To sum up, we have a very positive view of PMIC in the future based on the following reasons:

    1) The unit price of PMIC has increased due to advanced processes.

    2) The number of PMIC needed by each mobile phone has increased because of the higher requirement of 5G.

    3) The Korean client has started to adopt our IP in their PMIC.

Please comment on the future developments of consumer electronics. For example, what do you expect the development of DTV, TWS, and WiFi to be like in a year or two?
  • For DTV, we expect eMemory’s IP in almost all of 8K TV SOCs this year. Our TWS and WiFi clients will design in our OTP to unify different design specifications into one version. This can help save costs of designs. At present, we already have a lot of clients who are in the design stage so we can expect to receive licensing revenue and royalties from production next year.

Bluetooth and TWS chips have already been in the market for a while. Why did eMemory enter the field now? What solutions did other clients use in the past? Why do you expect them to switch to eMemory’s solutions now?
  • When the product become mature, most clients will accept OTP in order to save the cost of masking and shorten the time to market. They use OTP to unify designs of different product models with one mask version.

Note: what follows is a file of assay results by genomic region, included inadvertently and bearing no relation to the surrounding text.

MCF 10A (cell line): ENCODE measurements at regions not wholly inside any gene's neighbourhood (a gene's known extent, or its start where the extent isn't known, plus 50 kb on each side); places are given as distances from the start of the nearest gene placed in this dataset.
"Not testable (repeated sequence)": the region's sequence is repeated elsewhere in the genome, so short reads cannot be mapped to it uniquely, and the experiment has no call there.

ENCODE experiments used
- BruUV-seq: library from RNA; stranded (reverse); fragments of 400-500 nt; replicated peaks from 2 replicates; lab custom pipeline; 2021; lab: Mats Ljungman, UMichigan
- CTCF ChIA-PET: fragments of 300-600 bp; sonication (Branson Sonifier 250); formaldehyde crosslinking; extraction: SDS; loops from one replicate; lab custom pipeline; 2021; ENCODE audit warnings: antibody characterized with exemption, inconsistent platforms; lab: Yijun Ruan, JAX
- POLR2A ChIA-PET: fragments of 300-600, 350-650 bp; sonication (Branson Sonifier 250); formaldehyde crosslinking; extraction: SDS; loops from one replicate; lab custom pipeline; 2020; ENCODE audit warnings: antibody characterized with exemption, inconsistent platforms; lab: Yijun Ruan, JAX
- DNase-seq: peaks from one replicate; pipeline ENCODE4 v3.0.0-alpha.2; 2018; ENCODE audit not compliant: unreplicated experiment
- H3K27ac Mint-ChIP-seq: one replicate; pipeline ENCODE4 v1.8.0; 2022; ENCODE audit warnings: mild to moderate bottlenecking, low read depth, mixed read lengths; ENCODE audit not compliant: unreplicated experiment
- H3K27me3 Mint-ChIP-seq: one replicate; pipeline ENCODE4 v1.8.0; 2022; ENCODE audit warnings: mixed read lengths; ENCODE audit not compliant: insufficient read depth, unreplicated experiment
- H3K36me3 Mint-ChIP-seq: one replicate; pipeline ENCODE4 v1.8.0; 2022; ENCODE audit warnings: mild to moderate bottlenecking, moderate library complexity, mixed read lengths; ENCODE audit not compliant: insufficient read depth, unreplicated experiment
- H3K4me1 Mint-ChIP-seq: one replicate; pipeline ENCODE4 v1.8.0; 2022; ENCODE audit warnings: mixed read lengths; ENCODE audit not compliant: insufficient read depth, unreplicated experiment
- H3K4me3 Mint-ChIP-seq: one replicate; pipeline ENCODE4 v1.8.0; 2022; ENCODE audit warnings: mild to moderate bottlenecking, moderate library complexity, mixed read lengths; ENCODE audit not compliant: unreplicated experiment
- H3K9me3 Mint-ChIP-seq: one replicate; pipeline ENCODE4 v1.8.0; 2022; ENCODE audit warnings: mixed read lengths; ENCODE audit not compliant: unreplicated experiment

It was mentioned in 2019 Q4 that 25nm DRAM will go into mass production, so we can expect to receive royalties during 2020 Q3. With that being said, are there any new DRAM projects that are currently under development?
  • Our IP not only improves the yield of DRAM but also strengthen their product characteristics. We could see the benefit during fabrication process, multi-chip packaging, and system repairing by employing our IPs. We expect royalty contribution increase significantly later of this year as customers increase production volume. Even though eMemory was relatively late in entering the DRAM market, our IP has the best reliability and much fast operation speed than other solutions. Currently we are discussing partnerships with multiple potential clients.

40nm OLED has already gained contribution from Taiwanese clients. How about the 28nm one?
  • The contribution of 40nm OLED to our revenue has indeed increased substantially not only from Taiwanese clients, but also Korean and Chinese clients. At the same time, Korean clients have started shipping out products with the 28nm OLED. As a result, we can expect to see the royalties from the 40/28 nm OLED to have a great contribution to our revenue in the future.